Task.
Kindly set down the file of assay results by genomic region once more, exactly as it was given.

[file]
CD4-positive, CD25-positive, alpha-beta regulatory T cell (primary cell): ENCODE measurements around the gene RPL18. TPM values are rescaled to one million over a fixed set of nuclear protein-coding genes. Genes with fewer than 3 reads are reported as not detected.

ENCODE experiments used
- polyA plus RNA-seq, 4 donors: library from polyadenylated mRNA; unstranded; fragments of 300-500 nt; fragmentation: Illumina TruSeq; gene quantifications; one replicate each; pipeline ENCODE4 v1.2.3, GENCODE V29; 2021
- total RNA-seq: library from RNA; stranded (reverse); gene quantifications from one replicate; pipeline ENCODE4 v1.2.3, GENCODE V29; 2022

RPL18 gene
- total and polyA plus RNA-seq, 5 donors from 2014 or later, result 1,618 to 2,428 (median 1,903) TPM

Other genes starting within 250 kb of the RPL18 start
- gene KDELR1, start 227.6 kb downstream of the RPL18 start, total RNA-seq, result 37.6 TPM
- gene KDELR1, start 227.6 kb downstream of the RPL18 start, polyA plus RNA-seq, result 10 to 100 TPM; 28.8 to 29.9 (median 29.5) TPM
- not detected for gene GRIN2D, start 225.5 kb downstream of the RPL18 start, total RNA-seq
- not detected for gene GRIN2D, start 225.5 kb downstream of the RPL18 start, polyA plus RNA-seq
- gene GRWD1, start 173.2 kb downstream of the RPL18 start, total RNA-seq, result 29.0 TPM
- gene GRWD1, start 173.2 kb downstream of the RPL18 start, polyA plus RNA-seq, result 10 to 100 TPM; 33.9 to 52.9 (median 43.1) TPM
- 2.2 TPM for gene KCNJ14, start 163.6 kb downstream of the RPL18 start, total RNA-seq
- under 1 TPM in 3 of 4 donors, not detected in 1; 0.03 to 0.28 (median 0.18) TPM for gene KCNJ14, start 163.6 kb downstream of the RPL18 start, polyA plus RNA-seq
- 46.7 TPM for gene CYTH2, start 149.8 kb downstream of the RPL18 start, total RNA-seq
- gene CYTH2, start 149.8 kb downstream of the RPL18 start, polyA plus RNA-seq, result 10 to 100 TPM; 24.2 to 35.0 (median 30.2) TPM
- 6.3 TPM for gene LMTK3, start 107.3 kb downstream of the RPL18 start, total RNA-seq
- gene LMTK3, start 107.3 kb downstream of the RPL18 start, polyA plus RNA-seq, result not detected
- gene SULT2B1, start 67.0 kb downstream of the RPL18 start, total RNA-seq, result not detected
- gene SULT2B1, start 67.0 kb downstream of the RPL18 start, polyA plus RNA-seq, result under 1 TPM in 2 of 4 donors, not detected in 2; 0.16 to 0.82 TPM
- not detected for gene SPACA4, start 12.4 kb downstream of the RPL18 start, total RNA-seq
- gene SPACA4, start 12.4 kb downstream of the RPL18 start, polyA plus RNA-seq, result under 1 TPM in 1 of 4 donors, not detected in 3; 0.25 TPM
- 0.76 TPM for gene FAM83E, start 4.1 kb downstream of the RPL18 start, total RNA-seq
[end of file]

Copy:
CD4-positive, CD25-positive, alpha-beta regulatory T cell (primary cell): ENCODE measurements around the gene RPL18. TPM values are rescaled to one million over a fixed set of nuclear protein-coding genes. Genes with fewer than 3 reads are reported as not detected.

ENCODE experiments used
- polyA plus RNA-seq, 4 donors: library from polyadenylated mRNA; unstranded; fragments of 300-500 nt; fragmentation: Illumina TruSeq; gene quantifications; one replicate each; pipeline ENCODE4 v1.2.3, GENCODE V29; 2021
- total RNA-seq: library from RNA; stranded (reverse); gene quantifications from one replicate; pipeline ENCODE4 v1.2.3, GENCODE V29; 2022

RPL18 gene
- total and polyA plus RNA-seq, 5 donors from 2014 or later, result 1,618 to 2,428 (median 1,903) TPM

Other genes starting within 250 kb of the RPL18 start
- gene KDELR1, start 227.6 kb downstream of the RPL18 start, total RNA-seq, result 37.6 TPM
- gene KDELR1, start 227.6 kb downstream of the RPL18 start, polyA plus RNA-seq, result 10 to 100 TPM; 28.8 to 29.9 (median 29.5) TPM
- not detected for gene GRIN2D, start 225.5 kb downstream of the RPL18 start, total RNA-seq
- not detected for gene GRIN2D, start 225.5 kb downstream of the RPL18 start, polyA plus RNA-seq
- gene GRWD1, start 173.2 kb downstream of the RPL18 start, total RNA-seq, result 29.0 TPM
- gene GRWD1, start 173.2 kb downstream of the RPL18 start, polyA plus RNA-seq, result 10 to 100 TPM; 33.9 to 52.9 (median 43.1) TPM
- 2.2 TPM for gene KCNJ14, start 163.6 kb downstream of the RPL18 start, total RNA-seq
- under 1 TPM in 3 of 4 donors, not detected in 1; 0.03 to 0.28 (median 0.18) TPM for gene KCNJ14, start 163.6 kb downstream of the RPL18 start, polyA plus RNA-seq
- 46.7 TPM for gene CYTH2, start 149.8 kb downstream of the RPL18 start, total RNA-seq
- gene CYTH2, start 149.8 kb downstream of the RPL18 start, polyA plus RNA-seq, result 10 to 100 TPM; 24.2 to 35.0 (median 30.2) TPM
- 6.3 TPM for gene LMTK3, start 107.3 kb downstream of the RPL18 start, total RNA-seq
- gene LMTK3, start 107.3 kb downstream of the RPL18 start, polyA plus RNA-seq, result not detected
- gene SULT2B1, start 67.0 kb downstream of the RPL18 start, total RNA-seq, result not detected
- gene SULT2B1, start 67.0 kb downstream of the RPL18 start, polyA plus RNA-seq, result under 1 TPM in 2 of 4 donors, not detected in 2; 0.16 to 0.82 TPM
- not detected for gene SPACA4, start 12.4 kb downstream of the RPL18 start, total RNA-seq
- gene SPACA4, start 12.4 kb downstream of the RPL18 start, polyA plus RNA-seq, result under 1 TPM in 1 of 4 donors, not detected in 3; 0.25 TPM
- 0.76 TPM for gene FAM83E, start 4.1 kb downstream of the RPL18 start, total RNA-seq